OMEGA 3 AND VITAMIN D

Recent research demonstrates that the consumption of omega 3 fatty acids and Vitamin D can play a role in reducing depression. Studies have found that people who consume fish frequently exhibit fewer depressive qualities than those who didn’t consume fish. Essential fatty acids EFA’s are a crucial part of a healthy diet, because our bodies cannot make them. When the word essential is used in a nutritional context it means that the body cannot synthesize (make) it itself and it must therefore be obtained from the diet.

If you eat oily fish twice a week it will provide a healthy dose of omega 3. However a massive 89% of Irish people are not consuming sufficient oily fish in their diet so there is often a need to take a good quality supplement such as *Eskimo Brain 3.6.9 which combines the unique stable fish oil, *Eskimo-3, high in DHA, with plant oils omega-6 and omega-9 along with Co-Q10 and vitamin D3.

eskimo_brain_caps vit dVitamin D is the sunshine vitamin so no prizes for guessing why we don’t have enough in Ireland. This sunshine vitamin is gaining a lot of attention recently (www.vitamindcouncil.org) and may be the most important “missing vitamin” for your brain and mood. It regulates the conversion of tryptophan into serotonin so as you can see nothing works in isolation in our bodies. It’s a proper team sport internally and for all our systems to function correctly they really need each other, which is why a large and varied diet is important. You can your vitamin D levels checked by your doctor but Irish people have been shown to be quite low especially during the winter months. Low levels have been connected with S.A.D and therefore supplementing can help ease symptoms and improve your mood.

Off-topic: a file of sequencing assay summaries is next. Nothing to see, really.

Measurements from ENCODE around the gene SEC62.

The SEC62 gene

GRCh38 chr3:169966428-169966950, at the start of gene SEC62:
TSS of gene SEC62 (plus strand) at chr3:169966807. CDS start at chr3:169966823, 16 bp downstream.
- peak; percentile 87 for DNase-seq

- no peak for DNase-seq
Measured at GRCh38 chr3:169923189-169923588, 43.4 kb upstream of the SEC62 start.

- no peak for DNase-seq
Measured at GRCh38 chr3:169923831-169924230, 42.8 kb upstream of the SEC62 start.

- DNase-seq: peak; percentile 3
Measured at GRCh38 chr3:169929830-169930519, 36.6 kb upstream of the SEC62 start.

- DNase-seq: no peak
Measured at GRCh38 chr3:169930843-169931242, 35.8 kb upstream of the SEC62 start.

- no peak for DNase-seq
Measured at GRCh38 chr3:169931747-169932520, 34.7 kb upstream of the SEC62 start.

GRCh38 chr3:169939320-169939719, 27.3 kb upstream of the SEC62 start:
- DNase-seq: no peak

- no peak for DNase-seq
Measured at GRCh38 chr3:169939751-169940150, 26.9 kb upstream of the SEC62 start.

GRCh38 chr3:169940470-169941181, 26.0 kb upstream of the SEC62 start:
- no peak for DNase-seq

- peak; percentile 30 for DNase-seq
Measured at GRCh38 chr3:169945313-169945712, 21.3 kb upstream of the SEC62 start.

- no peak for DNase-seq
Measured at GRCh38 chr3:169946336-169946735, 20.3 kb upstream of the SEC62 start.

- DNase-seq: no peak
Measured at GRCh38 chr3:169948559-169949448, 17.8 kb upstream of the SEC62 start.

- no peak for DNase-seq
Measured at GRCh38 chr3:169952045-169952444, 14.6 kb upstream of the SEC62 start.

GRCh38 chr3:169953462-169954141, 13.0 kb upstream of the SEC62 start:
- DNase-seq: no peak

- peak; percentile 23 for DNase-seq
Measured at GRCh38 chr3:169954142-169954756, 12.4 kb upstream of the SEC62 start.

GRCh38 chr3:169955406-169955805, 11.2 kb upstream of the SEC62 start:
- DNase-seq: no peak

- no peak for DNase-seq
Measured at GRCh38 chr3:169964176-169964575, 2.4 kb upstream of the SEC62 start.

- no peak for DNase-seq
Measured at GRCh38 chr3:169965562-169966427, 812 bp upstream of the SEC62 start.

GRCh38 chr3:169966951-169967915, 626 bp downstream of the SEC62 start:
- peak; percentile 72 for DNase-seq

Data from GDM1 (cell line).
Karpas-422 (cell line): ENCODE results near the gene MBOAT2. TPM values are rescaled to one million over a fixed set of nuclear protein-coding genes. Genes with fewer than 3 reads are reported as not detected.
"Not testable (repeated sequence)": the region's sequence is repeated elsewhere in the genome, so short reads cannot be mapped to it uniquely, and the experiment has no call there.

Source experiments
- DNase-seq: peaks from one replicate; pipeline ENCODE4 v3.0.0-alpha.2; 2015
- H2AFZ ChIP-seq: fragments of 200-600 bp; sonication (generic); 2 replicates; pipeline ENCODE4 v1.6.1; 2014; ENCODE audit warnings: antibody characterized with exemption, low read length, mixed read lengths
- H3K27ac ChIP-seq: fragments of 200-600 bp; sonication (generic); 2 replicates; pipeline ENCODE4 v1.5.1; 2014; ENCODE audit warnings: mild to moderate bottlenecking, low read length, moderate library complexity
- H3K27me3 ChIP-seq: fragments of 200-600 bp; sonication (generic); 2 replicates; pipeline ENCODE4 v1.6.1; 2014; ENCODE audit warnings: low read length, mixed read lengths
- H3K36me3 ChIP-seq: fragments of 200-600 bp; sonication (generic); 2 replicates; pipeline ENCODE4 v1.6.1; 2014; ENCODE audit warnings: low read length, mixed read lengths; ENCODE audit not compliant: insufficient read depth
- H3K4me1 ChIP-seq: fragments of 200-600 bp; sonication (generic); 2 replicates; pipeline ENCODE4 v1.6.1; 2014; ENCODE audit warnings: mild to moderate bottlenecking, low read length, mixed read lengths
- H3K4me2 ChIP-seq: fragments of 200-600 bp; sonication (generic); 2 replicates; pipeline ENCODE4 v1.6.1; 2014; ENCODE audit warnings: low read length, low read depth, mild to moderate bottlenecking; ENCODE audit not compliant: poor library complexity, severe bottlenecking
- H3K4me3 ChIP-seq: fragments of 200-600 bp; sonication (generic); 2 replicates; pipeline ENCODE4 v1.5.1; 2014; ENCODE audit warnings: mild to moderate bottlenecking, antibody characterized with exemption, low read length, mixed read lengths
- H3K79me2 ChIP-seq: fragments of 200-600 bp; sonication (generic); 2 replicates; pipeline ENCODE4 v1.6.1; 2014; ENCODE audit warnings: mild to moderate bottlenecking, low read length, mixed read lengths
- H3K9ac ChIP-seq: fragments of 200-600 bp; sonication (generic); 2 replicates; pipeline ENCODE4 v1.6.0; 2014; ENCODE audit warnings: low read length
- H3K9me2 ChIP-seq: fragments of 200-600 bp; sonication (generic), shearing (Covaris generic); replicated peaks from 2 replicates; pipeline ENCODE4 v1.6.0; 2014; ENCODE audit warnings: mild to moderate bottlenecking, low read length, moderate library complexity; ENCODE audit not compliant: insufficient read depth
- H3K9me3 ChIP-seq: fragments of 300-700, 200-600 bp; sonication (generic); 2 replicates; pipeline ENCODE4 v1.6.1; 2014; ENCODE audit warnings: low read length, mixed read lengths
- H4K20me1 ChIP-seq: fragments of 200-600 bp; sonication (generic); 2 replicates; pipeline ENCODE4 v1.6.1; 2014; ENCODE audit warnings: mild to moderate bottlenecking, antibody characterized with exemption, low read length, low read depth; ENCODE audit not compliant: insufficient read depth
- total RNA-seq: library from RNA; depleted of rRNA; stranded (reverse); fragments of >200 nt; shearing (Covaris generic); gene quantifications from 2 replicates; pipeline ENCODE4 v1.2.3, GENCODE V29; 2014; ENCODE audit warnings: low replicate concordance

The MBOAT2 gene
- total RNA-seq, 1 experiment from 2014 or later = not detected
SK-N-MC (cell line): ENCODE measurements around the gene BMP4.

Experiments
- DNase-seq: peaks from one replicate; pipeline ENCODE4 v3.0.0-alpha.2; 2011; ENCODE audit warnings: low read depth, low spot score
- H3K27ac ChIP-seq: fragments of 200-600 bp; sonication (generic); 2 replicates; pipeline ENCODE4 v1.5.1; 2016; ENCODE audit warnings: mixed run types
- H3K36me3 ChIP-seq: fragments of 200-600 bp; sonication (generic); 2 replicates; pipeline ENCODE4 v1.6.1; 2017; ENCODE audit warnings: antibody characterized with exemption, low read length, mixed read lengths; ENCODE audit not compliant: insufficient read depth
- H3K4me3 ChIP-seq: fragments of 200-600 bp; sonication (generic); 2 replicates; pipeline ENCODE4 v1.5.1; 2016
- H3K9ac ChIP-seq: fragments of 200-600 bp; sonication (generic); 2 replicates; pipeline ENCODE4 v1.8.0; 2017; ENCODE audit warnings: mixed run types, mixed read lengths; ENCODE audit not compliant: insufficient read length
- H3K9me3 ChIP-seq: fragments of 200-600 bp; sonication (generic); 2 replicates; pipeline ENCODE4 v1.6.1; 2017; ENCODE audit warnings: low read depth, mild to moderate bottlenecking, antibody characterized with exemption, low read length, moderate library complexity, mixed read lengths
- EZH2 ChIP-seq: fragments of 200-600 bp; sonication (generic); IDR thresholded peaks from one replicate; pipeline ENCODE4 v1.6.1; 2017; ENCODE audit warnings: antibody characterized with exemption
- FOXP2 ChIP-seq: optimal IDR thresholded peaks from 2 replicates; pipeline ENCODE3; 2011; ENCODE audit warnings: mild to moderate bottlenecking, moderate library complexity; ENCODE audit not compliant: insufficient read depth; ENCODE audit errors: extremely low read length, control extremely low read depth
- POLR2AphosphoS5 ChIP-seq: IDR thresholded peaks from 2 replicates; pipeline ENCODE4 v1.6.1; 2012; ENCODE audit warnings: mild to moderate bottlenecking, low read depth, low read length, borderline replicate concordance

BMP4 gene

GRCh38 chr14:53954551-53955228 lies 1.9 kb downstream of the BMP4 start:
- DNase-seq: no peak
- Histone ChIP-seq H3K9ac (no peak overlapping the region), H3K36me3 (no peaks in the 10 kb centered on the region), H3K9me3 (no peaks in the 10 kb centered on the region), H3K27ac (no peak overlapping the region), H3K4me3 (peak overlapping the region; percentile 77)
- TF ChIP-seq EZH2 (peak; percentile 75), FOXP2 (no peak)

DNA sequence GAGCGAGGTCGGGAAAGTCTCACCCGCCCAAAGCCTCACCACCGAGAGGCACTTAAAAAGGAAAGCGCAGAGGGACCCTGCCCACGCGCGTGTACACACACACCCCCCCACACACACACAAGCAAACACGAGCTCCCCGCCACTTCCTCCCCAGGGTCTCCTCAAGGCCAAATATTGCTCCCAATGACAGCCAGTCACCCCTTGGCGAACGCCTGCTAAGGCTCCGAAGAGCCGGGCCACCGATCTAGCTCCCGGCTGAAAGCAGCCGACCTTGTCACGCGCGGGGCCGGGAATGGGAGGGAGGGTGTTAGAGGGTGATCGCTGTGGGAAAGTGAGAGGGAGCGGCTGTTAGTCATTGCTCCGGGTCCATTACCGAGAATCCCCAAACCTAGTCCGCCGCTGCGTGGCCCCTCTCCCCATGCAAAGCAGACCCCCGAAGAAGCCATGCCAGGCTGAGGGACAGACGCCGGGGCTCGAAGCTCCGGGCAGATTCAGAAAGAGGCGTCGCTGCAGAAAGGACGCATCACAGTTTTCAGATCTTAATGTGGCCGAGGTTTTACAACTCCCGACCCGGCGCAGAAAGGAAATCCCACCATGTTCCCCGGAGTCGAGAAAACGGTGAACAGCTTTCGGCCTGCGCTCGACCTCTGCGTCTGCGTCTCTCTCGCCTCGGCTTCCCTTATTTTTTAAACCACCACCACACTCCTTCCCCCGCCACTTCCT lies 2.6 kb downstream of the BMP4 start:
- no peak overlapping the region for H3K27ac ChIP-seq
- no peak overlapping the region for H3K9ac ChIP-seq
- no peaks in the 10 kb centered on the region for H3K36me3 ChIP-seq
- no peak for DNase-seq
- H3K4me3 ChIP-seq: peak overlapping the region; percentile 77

B COMPLEX VITAMINS

B Complex vitamins help your body convert proteins from your diet into the neurotransmitters (serotonin, dopamine, etc.) needed for mood and energy.  B-complex vitamins also support heart health and improve your response to stress and help boost energy levels.  While most B vitamins have some benefits for mental health, in terms of depression, the most important B vitamins include vitamin B6, B9 (folic acid) and B12. Looking to supplement, check out Terranova B Complex.

probiotics, terranova, selfcare, winter, nutrition, BLUE MONDAY, organic turmeric powder, water, hydration, SPIRULINAHYDRATE